Guantanamo Judge Unfreezes Sept. 11 Trial

In this May 13, 2009 file photo, reviewed by the U.S. military, the sun rises over the Guantanamo detention facility on the Guantanamo Bay U.S. Naval Base, Cuba. (AP Photo/Brennan Linsley, File)
In this May 13, 2009 file photo, reviewed by the U.S. military, the sun rises over the Guantanamo detention facility on the Guantanamo Bay U.S. Naval Base, Cuba. (AP Photo/Brennan Linsley, File)

GUANTANAMO BAY NAVAL BASE, Cuba -- The Sept. 11 trial judge lifted his month-old abatement of the case on Wednesday, apparently clearing the way for resumption of hearings later this month.

Two attorneys who have seen the order by Army Col. James Pohl said he appeared satisfied with a solution to a standoff with the prison commander over the need for separate cross-bay shuttle service: The Pentagon is paying the Navy base $300 each way to bring the judge and his team across Guantanamo Bay in a separate utility boat, meaning the trial judiciary won't be required to "commingle" with 9/11 victims' families, prosecutors, defense lawyers, reporters and other people after they've traveled on the same plane from Andrews Air Force Base.

The Aug. 21-25 hearing had been in doubt after Rear Adm. Edward Cashman, commander of the prison, which has 41 captives and a 1,500-member staff, said his U.S. Coast Guard Port Security Unit could no longer be used to whisk the judge and his staff across the bay. The prison commander had provided the separate judicial shuttle service for years while the other court participants took a ferry across the bay.

Cashman said in a weekend interview it would be up to the senior war court official at the Pentagon to resolve the issue.

The withdrawal of the long-standing accommodation caused both Pohl and the judge in the USS Cole case, Air Force Col. Vance Spath, to abate proceedings last month.

Spath had already accepted the $300 utility boat offer as a suitable substitution and is on base this week for pretrial hearings.

However, in court Wednesday Spath scolded prosecutors over the issue.

He bristled at the tone of a still-sealed filing on the issue by the chief prosecutor, Army Brig. Gen. Mark Martins, and his staff and lectured them that a judge and his advisers require separate travel arrangements for the integrity of the war court system, noting that Cole case defense lawyers already characterize it as "a sham."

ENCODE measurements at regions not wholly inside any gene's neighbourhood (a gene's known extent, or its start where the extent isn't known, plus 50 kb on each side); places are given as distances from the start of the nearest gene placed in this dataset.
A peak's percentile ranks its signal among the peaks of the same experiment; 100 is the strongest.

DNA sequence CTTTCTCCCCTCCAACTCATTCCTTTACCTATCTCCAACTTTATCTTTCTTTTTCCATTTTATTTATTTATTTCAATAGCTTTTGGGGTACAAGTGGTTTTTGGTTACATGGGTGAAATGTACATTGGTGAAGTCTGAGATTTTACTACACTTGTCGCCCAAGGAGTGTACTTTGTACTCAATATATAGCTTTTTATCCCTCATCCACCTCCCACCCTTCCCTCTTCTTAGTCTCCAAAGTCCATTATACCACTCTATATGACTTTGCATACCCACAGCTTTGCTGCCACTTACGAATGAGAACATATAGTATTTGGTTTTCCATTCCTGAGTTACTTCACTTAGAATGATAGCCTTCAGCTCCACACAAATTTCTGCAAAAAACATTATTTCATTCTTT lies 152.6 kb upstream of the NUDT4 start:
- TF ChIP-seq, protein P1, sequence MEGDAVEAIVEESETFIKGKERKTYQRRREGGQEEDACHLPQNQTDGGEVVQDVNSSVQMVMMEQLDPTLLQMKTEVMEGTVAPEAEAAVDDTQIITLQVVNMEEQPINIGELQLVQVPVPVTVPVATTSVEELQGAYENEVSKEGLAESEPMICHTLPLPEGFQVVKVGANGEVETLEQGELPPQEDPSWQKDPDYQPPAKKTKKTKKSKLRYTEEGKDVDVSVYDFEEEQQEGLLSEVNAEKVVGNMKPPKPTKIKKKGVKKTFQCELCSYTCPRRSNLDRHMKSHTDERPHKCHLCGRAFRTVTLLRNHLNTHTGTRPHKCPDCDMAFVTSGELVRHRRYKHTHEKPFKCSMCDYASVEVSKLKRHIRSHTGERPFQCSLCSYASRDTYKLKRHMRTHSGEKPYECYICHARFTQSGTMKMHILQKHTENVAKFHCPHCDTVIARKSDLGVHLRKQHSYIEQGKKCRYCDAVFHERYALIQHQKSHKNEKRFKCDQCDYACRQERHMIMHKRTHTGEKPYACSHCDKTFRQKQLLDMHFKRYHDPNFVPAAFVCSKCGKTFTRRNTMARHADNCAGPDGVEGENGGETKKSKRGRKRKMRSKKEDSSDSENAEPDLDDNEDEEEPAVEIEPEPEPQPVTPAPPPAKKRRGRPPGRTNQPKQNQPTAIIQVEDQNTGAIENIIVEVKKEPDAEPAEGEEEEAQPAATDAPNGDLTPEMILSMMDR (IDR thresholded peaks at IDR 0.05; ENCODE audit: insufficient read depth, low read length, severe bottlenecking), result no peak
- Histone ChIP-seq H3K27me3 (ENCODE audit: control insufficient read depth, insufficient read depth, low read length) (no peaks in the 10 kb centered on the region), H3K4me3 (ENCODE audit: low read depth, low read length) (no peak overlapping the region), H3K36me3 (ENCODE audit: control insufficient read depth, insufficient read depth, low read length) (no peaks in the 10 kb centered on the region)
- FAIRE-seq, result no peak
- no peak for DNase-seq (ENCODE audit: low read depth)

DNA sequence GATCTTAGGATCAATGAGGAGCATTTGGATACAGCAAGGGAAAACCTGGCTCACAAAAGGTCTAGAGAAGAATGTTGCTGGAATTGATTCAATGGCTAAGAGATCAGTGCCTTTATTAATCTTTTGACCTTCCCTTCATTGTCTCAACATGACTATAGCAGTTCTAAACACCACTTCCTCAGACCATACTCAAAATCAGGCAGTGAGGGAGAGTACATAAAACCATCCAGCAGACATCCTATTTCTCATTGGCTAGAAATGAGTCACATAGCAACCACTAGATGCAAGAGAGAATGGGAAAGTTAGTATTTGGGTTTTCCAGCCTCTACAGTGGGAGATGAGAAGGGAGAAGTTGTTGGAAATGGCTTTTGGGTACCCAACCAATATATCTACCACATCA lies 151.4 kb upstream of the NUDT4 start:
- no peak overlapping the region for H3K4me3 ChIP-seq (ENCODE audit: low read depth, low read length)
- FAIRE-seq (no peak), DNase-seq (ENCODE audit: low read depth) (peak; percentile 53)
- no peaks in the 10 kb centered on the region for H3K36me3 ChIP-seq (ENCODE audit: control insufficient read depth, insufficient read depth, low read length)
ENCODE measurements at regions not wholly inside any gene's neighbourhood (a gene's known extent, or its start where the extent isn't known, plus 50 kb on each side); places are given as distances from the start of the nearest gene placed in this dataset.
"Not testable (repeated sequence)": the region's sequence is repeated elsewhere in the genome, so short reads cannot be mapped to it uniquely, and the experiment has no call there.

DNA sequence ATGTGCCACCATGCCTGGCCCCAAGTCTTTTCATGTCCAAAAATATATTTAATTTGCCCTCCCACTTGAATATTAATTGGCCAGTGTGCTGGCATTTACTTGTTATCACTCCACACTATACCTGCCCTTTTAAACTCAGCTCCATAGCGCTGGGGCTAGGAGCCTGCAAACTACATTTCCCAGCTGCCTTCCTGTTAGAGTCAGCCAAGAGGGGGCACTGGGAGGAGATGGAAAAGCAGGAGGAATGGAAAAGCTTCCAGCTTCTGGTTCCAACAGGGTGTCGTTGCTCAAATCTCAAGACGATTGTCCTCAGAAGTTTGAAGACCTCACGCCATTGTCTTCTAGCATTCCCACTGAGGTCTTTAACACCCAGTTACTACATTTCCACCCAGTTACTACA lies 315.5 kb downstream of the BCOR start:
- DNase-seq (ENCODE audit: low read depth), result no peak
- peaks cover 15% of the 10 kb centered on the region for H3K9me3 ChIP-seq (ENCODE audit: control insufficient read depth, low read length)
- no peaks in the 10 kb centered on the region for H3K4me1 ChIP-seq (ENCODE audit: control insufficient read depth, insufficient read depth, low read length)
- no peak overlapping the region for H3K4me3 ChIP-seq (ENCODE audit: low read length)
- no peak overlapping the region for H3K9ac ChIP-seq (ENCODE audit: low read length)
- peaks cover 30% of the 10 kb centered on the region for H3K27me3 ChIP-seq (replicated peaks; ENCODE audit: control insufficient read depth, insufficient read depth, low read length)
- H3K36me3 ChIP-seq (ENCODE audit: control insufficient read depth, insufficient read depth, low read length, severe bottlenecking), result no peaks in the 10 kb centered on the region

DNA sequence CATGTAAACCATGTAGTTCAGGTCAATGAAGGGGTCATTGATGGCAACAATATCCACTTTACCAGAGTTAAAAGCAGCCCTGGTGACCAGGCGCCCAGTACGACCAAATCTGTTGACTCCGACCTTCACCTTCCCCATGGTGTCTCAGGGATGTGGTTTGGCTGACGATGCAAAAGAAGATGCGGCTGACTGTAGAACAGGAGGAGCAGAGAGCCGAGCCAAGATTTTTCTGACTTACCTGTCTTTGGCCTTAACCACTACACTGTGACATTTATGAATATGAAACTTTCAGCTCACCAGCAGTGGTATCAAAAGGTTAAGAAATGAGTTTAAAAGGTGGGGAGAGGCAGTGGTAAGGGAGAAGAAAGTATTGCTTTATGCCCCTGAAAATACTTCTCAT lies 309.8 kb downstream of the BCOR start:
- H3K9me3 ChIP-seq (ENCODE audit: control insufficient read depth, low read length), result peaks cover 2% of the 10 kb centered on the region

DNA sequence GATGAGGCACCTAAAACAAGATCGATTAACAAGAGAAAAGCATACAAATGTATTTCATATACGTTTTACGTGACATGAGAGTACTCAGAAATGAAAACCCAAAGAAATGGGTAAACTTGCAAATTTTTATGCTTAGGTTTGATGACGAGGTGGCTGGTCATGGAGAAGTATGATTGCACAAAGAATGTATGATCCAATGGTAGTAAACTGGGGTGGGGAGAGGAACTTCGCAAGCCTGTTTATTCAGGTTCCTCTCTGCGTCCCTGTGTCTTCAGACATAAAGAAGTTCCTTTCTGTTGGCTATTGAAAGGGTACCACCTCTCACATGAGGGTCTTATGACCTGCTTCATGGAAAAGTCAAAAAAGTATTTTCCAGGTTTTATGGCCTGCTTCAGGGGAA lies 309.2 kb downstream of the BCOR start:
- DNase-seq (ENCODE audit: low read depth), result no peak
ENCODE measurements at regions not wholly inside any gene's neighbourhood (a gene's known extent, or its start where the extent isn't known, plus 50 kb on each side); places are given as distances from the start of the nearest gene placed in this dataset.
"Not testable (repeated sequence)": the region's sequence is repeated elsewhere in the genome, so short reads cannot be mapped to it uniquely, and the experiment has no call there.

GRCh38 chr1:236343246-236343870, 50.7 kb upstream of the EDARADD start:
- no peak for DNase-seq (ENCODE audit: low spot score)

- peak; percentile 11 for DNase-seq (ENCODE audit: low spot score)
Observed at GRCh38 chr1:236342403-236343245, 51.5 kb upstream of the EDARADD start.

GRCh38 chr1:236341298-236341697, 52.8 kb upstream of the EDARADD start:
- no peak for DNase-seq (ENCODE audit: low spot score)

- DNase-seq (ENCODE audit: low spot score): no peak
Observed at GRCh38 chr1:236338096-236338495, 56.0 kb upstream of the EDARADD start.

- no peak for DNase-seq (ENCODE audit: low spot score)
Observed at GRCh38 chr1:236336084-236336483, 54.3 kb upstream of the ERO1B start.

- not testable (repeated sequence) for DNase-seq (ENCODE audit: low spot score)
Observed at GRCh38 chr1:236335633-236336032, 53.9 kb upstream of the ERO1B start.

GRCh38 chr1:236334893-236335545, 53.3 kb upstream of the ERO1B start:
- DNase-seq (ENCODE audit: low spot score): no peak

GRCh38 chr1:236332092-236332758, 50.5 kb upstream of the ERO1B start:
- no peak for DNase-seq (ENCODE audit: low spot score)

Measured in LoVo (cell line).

Spath cast the issue as the potential to overhear discussion of the case by other war court travelers, which would be inappropriate, and the possibility of "an untoward comment that people will have to disclose."

"It is not a desire to be a prima donna. It is a desire to be kept separate," the veteran military judge told prosecutors, especially in such a cramped place as the naval base at Guantanamo Bay.

Spath declared himself, already during travel to and from the base, "uncomfortable with proximity" to the shipmates and families of 17 sailors killed in the USS Cole attack off Yemen on Oct. 12, 2000. The prosecution brings the Cole families to Guantanamo to watch Spath preside in the capital case against Saudi Abd al-Rahim al-Nashiri, accused of orchestrating the al-Qaida suicide bombing.

"Victim family members" travel on the same flight as the judge, attorneys, reporters, observers and other war court staff -- and both the trial judiciary and victims sometimes share the first-class cabin of the Pentagon charter flight.

He called the scene at Andrews Air Force Base, where the war court charter to this base originates, "a free-for-all."

The judge and his staff are segregated at Andrews' Distinguished Visitors Lounge, as are the victim families -- while the rest of the Guantanamo passengers wait in the main terminal for the flight.

Spath noted that he hadn't requested a separate plane for his team to avoid overhearing discussion of the case, but wondered aloud if his staff _ or the others attending hearings -- should take "the rotator," a regularly scheduled Navy charter that links the base to Jacksonville, Fla., and Norfolk, Va.

Still to be sorted out on the judicial sequestration issue is how to handle luggage belonging to the judge and his staff. It is stowed in the cargo hold of the plane that brings everyone else to hearings but has typically been separated on the tarmac for separate speedboat travel across the bay.

Spath noted in court that didn't happen this week. His staff members found themselves at the war court compound, Camp Justice, mixing with court participants as everyone fetched luggage that was commingled in the 5-ton truck that ferried it across the bay.

--This article is written by Carol Rosenberg from Miami Herald and was legally licensed via the Tribune Content Agency through the NewsCred publisher network. Please direct all licensing questions to

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